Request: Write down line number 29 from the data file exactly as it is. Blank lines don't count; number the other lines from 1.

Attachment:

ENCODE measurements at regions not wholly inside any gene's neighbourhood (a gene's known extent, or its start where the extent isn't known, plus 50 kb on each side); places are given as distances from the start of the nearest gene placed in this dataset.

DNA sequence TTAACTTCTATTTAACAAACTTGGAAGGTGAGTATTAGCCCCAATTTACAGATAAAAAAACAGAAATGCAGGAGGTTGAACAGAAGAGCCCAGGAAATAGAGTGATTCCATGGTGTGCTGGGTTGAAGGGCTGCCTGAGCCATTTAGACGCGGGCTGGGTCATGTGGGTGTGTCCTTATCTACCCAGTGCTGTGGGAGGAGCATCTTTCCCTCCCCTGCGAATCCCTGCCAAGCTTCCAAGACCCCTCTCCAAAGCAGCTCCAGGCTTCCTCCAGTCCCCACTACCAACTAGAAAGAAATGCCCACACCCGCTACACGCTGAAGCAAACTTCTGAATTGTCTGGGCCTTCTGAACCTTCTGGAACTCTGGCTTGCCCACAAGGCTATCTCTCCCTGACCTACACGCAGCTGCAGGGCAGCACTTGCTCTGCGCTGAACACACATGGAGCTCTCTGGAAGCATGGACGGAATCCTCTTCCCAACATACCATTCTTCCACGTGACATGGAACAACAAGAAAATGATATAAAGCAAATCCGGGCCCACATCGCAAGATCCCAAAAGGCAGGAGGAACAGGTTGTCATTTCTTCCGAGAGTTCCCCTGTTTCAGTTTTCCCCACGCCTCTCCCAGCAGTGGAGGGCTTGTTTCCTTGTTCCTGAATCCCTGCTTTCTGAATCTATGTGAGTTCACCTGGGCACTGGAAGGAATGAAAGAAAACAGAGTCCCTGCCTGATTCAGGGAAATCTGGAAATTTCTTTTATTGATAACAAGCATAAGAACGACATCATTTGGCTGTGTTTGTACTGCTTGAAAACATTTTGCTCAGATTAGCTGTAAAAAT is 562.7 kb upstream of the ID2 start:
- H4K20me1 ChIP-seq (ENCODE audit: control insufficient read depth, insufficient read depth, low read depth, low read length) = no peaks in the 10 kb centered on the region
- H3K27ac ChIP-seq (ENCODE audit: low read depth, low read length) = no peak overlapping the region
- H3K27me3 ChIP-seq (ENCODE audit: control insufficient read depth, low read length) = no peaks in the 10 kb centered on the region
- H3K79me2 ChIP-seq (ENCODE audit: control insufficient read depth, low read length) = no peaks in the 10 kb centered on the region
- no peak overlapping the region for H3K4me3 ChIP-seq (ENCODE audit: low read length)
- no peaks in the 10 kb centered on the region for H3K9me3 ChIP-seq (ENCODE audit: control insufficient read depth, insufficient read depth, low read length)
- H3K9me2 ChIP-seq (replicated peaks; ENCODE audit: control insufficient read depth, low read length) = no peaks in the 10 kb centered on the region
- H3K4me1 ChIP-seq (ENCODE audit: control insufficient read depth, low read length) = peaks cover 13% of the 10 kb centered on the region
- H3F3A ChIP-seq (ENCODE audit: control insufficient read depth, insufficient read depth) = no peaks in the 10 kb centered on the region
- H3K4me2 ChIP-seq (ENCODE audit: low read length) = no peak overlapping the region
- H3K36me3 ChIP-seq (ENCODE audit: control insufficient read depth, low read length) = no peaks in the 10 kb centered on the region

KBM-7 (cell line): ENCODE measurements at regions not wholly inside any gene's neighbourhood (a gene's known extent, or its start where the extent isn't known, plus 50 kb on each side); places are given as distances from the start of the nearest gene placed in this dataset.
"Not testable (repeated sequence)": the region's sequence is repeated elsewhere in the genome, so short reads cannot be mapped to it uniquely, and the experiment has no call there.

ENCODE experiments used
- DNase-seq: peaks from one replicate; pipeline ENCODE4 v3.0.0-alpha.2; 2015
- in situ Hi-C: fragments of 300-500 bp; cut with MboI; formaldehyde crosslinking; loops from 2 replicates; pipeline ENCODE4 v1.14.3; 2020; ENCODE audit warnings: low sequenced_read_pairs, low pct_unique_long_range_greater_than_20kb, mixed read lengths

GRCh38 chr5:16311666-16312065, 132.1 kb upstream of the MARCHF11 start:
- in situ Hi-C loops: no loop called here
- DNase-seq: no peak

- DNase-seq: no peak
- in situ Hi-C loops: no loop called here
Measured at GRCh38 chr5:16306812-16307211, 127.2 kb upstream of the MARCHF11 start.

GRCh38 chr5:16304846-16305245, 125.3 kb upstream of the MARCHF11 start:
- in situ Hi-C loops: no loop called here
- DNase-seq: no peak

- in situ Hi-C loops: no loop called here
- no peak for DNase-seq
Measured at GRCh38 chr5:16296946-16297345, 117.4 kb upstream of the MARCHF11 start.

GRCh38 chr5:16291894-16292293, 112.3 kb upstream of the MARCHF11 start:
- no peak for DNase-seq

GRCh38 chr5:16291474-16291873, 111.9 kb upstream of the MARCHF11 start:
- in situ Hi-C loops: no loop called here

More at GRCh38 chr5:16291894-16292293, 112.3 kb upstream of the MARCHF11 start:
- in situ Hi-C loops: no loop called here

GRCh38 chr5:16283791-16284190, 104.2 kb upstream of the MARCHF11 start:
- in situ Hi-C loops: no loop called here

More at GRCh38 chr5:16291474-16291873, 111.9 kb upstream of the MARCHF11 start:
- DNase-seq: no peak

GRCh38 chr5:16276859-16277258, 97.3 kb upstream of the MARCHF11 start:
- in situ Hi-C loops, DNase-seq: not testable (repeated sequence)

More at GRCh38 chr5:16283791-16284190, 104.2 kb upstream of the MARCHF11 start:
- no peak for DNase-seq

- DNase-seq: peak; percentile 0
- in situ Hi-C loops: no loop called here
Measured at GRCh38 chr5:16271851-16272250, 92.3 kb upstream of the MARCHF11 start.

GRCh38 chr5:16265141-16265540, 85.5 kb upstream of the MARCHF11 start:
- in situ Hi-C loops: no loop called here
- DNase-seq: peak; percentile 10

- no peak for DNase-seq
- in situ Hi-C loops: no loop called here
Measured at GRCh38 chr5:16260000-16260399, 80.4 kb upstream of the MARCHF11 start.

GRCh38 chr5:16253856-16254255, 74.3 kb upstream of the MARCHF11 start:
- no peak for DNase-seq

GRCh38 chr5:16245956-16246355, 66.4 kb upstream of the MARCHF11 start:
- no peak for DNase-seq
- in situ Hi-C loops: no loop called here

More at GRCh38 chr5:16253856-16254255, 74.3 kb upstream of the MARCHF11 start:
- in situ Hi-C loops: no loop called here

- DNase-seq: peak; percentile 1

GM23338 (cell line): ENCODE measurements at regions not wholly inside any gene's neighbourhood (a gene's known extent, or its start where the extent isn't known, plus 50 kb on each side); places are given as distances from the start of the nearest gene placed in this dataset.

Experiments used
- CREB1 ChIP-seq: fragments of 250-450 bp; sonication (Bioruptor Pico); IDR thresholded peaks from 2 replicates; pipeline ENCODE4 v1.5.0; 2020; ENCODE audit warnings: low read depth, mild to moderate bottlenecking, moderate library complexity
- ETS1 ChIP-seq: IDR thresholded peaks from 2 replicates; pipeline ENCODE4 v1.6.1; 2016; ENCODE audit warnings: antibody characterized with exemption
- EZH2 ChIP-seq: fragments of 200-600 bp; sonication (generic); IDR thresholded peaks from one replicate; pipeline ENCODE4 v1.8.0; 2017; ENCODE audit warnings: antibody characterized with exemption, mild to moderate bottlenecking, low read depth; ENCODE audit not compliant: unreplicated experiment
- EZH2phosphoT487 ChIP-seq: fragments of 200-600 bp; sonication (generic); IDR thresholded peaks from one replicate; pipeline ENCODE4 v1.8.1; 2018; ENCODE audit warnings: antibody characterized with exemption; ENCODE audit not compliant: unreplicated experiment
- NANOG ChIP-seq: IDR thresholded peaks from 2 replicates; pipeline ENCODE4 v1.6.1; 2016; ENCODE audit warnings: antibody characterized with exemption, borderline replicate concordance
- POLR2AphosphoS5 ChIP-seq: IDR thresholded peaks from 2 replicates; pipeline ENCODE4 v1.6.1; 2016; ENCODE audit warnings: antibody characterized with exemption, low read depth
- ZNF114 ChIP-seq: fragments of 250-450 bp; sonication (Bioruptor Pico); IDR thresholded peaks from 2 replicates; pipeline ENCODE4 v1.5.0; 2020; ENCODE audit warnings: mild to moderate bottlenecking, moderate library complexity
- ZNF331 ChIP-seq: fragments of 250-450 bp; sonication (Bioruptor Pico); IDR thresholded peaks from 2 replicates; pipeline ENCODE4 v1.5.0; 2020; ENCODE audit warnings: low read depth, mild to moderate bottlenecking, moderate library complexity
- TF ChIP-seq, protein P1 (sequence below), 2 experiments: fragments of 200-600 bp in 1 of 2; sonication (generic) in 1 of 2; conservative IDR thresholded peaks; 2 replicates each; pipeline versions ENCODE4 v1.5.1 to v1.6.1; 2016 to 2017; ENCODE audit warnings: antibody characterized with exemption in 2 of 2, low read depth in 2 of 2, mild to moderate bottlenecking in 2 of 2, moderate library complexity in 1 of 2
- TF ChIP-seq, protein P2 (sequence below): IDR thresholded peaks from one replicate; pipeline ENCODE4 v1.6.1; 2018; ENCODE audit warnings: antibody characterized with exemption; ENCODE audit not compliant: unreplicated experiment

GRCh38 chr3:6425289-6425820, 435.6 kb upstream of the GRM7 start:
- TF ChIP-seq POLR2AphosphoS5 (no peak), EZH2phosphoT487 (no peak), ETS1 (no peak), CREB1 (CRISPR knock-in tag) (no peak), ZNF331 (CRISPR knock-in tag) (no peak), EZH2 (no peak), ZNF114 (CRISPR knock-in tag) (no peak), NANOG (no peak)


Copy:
- no peak for DNase-seq